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I would highly recommend that you get in touch with Dell support with this question. Though you're looking for the "fastest" way to achieve this, it would be best to have their guidance in ensuring that it's done the "right" way too. The fastest way to migrate the data is by copying with multi-threaded I/O, which takes advantage of the distributed nature of ...


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With Equallogic, it's probably the fastest way to use the built in group move tool for a volume. See here for details. To move a volume to a new pool: Click Volumes. Expand Volumes and select the volume name. Click Move volume to open the Move volume dialog. If you are changing the pool assignment for a synchronous replication volume, you ...


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It really depends on your usage, though. Big files that are written once, and then only read? Doesn't fragment, can fill up closer to capacity. Traditional UNIX home directories with lots of small files, some rewriting, lots of snapshots. Maybe even snapshot retention that keeps lots of recent snapshots, but removes some of them while keeping some older ...


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Yes, it's still the convention, and yes, it holds true even as you scale. With ZFS, in fact, you really don't want to get to the 75% mark in your zpool too often. Fragmentation, snapshots and general performance tend to be impacted. If building anew, don't start with anything more than 40% utilization and be sure to plan for growth.


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You have to make sure there's enough space on the disk. We use Synology as well and run into the same problems. Synology does not automatically delete "old" backups from the external disk if you're doing incremental backups or naming backup files differently with timestamps or other methods. Basically, you have to do this manually while ensuring there's ...


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NFS doesn't save file modification times or attributes like that. If you need it, use a LUN and iSCSI to a server that can host the files and use a filesystem that does this (NTFS, etc).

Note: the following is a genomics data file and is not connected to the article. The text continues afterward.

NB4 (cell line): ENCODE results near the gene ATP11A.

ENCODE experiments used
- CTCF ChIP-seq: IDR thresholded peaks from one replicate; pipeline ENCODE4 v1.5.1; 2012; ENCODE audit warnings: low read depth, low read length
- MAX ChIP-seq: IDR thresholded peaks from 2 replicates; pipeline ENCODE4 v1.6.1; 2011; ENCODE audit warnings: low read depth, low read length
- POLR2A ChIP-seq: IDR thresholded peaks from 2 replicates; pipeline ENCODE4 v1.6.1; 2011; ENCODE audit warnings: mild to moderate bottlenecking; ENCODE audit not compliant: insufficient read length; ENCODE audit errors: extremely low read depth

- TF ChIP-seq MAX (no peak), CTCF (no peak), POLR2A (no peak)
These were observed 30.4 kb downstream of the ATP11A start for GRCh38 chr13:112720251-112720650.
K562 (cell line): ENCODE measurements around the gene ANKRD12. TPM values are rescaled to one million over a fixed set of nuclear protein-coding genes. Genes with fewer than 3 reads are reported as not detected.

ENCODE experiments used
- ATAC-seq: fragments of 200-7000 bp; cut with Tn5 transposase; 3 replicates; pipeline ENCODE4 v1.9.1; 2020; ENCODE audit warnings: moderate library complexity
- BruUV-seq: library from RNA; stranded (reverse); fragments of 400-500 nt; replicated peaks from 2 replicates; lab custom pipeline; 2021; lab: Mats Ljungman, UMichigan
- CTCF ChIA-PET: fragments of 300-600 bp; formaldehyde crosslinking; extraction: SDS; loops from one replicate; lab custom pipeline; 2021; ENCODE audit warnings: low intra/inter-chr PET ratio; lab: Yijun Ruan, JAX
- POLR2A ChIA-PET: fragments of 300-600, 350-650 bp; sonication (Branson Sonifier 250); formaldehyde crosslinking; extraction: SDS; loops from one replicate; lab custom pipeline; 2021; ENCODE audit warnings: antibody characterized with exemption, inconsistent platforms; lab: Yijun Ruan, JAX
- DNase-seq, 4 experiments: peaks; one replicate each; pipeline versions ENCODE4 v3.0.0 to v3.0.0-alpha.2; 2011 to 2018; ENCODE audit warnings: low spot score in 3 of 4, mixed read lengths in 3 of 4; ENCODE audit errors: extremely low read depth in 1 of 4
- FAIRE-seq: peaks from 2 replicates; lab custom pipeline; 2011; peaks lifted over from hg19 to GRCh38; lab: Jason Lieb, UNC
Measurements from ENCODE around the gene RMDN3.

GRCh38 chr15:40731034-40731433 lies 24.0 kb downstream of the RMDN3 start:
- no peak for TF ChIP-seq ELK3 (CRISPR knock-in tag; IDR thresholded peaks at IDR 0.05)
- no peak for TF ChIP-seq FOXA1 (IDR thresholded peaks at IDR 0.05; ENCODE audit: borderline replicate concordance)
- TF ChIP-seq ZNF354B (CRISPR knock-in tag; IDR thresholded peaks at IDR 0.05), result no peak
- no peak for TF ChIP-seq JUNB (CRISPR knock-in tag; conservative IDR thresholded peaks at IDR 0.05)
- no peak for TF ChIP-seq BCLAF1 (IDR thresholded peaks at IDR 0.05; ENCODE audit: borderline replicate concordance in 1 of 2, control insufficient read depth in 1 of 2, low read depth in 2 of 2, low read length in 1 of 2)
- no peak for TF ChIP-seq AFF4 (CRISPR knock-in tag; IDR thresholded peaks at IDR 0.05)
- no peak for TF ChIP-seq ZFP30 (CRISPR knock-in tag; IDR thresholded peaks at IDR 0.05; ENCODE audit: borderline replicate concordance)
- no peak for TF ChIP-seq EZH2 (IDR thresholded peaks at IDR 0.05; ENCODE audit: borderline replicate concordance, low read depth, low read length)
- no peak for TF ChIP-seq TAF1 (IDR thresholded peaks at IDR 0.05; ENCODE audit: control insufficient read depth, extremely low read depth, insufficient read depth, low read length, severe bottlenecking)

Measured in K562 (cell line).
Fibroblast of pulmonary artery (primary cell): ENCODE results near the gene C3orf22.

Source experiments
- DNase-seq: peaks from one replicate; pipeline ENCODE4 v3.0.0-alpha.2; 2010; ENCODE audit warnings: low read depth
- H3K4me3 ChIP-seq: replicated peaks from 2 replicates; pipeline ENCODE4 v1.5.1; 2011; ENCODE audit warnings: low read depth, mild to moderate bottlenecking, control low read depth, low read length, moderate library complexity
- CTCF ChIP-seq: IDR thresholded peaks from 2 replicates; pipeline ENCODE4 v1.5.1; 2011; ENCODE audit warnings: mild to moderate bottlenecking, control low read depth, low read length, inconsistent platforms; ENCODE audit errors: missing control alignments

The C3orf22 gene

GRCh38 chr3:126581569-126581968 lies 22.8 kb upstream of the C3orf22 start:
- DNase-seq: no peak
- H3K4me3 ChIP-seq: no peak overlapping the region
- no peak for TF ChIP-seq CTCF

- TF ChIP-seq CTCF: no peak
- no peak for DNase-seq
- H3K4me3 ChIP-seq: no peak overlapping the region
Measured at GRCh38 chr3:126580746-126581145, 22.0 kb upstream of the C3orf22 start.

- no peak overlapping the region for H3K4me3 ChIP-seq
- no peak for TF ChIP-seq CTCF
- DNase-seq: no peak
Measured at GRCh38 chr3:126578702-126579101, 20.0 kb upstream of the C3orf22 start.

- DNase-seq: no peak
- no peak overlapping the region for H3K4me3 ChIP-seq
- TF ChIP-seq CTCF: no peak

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Some thoughts... Can you access the resource using its fully-qualified name, e.g.: net view \\mynas.mydomain.com Assuming you're not already doing this, and this actually works, I'd be thinking along the lines of NetBIOS over TCP/IP (NBT) vs SMB. When using the short name, it might be your server trying to access the NAS box via NBT (TCP 137), as ...


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Sounds like a WINS problem. Ping uses DNS, while CIFS uses WINS. Are both the NAS and the server in the same workgroup/domain?


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IPV6 has been known to cause some dns related issues, where you can/can't nslookup the host, browse by host, ping by host. If this is a non-prod box, try disabling IPV6 on the NAS and your client host.


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Sounds alot like the dns for the iscsi device is now expired. That explains the ip only access. Try putting the names in the c:\windows\system32\drivers\etc\hosts file. Format is: name ip, like: theiscsidevice 1.2.3.4 Try to ping by name, it should then start working


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No the existing data will not be erased when you add a disk to the SHR array. The message is simply saying the new drive being added will be formatted. You data and applications will actually remain available during the expansion process; there is no need at all to even stop using the NAS whilst SHR Vertical Expansion is taking place. That said - before ...



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